There are plenty of wildlife conservation efforts in B.C. Individuals and organizations across the province continue to protect various endangered species from extinction. One of which, is the burrowing owl, a type of bird that most people have heard about because of it’s extremely endangered status. Many might have been introduced to it through T.V. or online but they actually have a home in the Nicola Valley. 

The Upper Nicola Band’s Cultural Heritage Department is on its eighth year of releasing burrowing owls into the wild. The band has developed a site by Douglas Lake dedicated to housing captive burrowing owls and assisting them until they are ready to fly down south. With their continuous efforts, the Nicola Naturalist Society have invited representatives from the project to learn more about it and discover opportunities to contribute to the efforts. 

On Thursday, January 19, Senior Cultural Heritage Technician Loretta Holmes and Animal Health Technician Dawn Brodie, presented to the Naturalist Society at the NVIT Lecture Theatre. 

“A lot of people were genuinely interested in the owl program at the Upper Nicola Band,” said Brodie. “We had a gentleman from the audience give his number and express his interest in volunteering, so I would say this was a success.”

There were 40 people in attendance all excited to learn about the fascinating fowl. The presentation consisted of a slide show, stories about Brodie and Holmes’ different experiences with the species, as well as a featured booth showing different burrowing owl paraphernalia. 

“We at the Cultural Heritage Department of Upper Nicola Band are very happy to have the interest and support that we have in the Burrowing Owl Reintroduction Program,” Holmes said. 

“It goes from the funding that we get federally, the assistance we receive from the Burrowing Owls Conservation Society that help us with the pairs we release in the spring, to the resources our band introduces, such as equipment and volunteers. We are also thankful to the volunteers from the Merritt and Kamloops communities helping us on site.”

Upper Nicola Band is well known for their efforts in the energy sector, with their world renowned solar farm. Their conservation efforts are also prolific as there are plenty of species they look after.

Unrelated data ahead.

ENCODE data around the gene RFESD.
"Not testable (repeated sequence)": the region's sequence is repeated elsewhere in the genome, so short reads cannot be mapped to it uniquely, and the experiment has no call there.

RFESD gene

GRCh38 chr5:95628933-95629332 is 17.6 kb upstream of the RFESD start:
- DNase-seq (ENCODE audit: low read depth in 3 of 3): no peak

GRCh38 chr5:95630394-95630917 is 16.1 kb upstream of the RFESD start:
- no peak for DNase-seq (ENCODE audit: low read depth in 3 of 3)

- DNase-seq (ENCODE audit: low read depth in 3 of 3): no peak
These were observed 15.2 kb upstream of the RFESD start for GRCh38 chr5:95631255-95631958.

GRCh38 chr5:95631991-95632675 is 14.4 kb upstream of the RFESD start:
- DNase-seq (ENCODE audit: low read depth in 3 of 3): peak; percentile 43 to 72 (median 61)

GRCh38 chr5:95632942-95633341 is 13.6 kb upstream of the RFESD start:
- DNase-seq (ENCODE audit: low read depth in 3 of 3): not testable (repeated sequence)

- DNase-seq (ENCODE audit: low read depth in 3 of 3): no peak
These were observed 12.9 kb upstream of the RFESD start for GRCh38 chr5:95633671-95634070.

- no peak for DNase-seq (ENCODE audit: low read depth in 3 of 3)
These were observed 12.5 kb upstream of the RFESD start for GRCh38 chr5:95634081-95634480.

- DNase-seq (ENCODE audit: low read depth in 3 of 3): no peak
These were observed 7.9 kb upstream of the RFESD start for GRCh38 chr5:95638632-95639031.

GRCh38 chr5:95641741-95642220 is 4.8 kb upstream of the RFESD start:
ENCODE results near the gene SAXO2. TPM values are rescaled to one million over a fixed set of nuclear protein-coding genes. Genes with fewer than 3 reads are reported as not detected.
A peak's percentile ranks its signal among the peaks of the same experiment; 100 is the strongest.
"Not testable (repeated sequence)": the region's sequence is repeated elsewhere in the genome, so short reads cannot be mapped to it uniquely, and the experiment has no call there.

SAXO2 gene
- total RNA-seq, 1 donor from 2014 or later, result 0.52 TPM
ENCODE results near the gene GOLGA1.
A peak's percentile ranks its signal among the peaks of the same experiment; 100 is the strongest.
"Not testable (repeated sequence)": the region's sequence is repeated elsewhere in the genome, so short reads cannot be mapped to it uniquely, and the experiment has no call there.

Adult male and female burrowing owls. Photo/Dawn Brodie

“There’s been very few programs like this done by First Nations, and this is one of the very first ones,” Brodie noted. “The band has a few programs for species at risk, including spade foot toads, Lewis’ woodpeckers, white tailed deers, and burrowing owls.”

The burrowing owl reintroduction project began in 2015. Now on it’s eighth year of release, it took Upper Nicola two years planning to get the project underway.  

“You have to look at recovery of species as a long term investment of time,” said Brodie. “This is a huge commitment and these species might be managed forever.”

There are 20 artificial nesting homes installed at their site for the people behind the project to assist these birds. 

“The owls only have a toe hold on survival,” Brodie described. “They are basically on ‘life support’, barely hanging in there as a species in B.C. Being a migratory species, they are faced with a lot of dangers between here and their wintering ground.”

Brodie notes that through their efforts, the burrowing owl population is able to be maintained. Once released, male and female owls pair up and nest in the wild creating a ‘wild offspring’ that continues to populate the species.

“Each bird is valuable, each bird counts, and each bird means a lot to us,” said Holmes. “This is the reason why we put so much into supplement feeding because each life is very important.”

With one presentation down, Holmes and Brodie look forward to others they will do for the rest of the season, with the next one being a talk at the Kamloops United Church in March.